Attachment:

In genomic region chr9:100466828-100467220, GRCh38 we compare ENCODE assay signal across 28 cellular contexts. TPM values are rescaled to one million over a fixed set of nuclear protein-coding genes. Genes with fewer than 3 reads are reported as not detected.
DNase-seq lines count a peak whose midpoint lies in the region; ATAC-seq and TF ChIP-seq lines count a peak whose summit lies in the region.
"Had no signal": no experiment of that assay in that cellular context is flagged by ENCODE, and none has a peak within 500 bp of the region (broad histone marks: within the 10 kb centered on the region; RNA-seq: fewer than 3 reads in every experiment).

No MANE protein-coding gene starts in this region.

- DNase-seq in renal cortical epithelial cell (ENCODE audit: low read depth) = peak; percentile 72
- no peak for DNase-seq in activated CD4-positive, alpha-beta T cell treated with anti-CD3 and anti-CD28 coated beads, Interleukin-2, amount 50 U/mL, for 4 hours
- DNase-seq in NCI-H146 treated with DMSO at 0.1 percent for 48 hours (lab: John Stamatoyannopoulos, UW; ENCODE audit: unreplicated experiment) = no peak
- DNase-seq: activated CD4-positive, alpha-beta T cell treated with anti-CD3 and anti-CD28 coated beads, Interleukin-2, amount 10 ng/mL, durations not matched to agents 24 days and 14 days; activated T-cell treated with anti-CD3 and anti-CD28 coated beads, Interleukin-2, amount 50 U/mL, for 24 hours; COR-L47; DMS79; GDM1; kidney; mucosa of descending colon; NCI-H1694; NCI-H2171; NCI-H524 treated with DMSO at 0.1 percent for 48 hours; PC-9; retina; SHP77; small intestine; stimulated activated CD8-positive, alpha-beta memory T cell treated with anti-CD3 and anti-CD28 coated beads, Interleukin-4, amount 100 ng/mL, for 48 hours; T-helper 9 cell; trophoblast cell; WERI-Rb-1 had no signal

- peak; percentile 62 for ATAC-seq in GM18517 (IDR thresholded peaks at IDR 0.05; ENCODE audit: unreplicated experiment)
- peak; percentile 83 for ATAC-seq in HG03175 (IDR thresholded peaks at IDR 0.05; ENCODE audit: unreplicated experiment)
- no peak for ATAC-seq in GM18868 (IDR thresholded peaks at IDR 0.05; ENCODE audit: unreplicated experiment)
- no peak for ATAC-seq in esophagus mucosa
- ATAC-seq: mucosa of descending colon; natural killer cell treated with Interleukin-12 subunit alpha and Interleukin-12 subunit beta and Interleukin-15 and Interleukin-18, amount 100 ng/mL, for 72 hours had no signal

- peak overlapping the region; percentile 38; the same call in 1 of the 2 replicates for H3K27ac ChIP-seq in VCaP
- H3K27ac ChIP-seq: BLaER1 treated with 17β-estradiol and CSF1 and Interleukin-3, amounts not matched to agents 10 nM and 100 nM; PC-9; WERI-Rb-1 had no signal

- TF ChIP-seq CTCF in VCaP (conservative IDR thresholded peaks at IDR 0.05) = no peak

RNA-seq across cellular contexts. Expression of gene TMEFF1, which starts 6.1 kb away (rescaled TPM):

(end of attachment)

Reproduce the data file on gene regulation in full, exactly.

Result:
In genomic region chr9:100466828-100467220, GRCh38 we compare ENCODE assay signal across 28 cellular contexts. TPM values are rescaled to one million over a fixed set of nuclear protein-coding genes. Genes with fewer than 3 reads are reported as not detected.
DNase-seq lines count a peak whose midpoint lies in the region; ATAC-seq and TF ChIP-seq lines count a peak whose summit lies in the region.
"Had no signal": no experiment of that assay in that cellular context is flagged by ENCODE, and none has a peak within 500 bp of the region (broad histone marks: within the 10 kb centered on the region; RNA-seq: fewer than 3 reads in every experiment).

No MANE protein-coding gene starts in this region.

- DNase-seq in renal cortical epithelial cell (ENCODE audit: low read depth) = peak; percentile 72
- no peak for DNase-seq in activated CD4-positive, alpha-beta T cell treated with anti-CD3 and anti-CD28 coated beads, Interleukin-2, amount 50 U/mL, for 4 hours
- DNase-seq in NCI-H146 treated with DMSO at 0.1 percent for 48 hours (lab: John Stamatoyannopoulos, UW; ENCODE audit: unreplicated experiment) = no peak
- DNase-seq: activated CD4-positive, alpha-beta T cell treated with anti-CD3 and anti-CD28 coated beads, Interleukin-2, amount 10 ng/mL, durations not matched to agents 24 days and 14 days; activated T-cell treated with anti-CD3 and anti-CD28 coated beads, Interleukin-2, amount 50 U/mL, for 24 hours; COR-L47; DMS79; GDM1; kidney; mucosa of descending colon; NCI-H1694; NCI-H2171; NCI-H524 treated with DMSO at 0.1 percent for 48 hours; PC-9; retina; SHP77; small intestine; stimulated activated CD8-positive, alpha-beta memory T cell treated with anti-CD3 and anti-CD28 coated beads, Interleukin-4, amount 100 ng/mL, for 48 hours; T-helper 9 cell; trophoblast cell; WERI-Rb-1 had no signal

- peak; percentile 62 for ATAC-seq in GM18517 (IDR thresholded peaks at IDR 0.05; ENCODE audit: unreplicated experiment)
- peak; percentile 83 for ATAC-seq in HG03175 (IDR thresholded peaks at IDR 0.05; ENCODE audit: unreplicated experiment)
- no peak for ATAC-seq in GM18868 (IDR thresholded peaks at IDR 0.05; ENCODE audit: unreplicated experiment)
- no peak for ATAC-seq in esophagus mucosa
- ATAC-seq: mucosa of descending colon; natural killer cell treated with Interleukin-12 subunit alpha and Interleukin-12 subunit beta and Interleukin-15 and Interleukin-18, amount 100 ng/mL, for 72 hours had no signal

- peak overlapping the region; percentile 38; the same call in 1 of the 2 replicates for H3K27ac ChIP-seq in VCaP
- H3K27ac ChIP-seq: BLaER1 treated with 17β-estradiol and CSF1 and Interleukin-3, amounts not matched to agents 10 nM and 100 nM; PC-9; WERI-Rb-1 had no signal

- TF ChIP-seq CTCF in VCaP (conservative IDR thresholded peaks at IDR 0.05) = no peak

RNA-seq across cellular contexts. Expression of gene TMEFF1, which starts 6.1 kb away (rescaled TPM):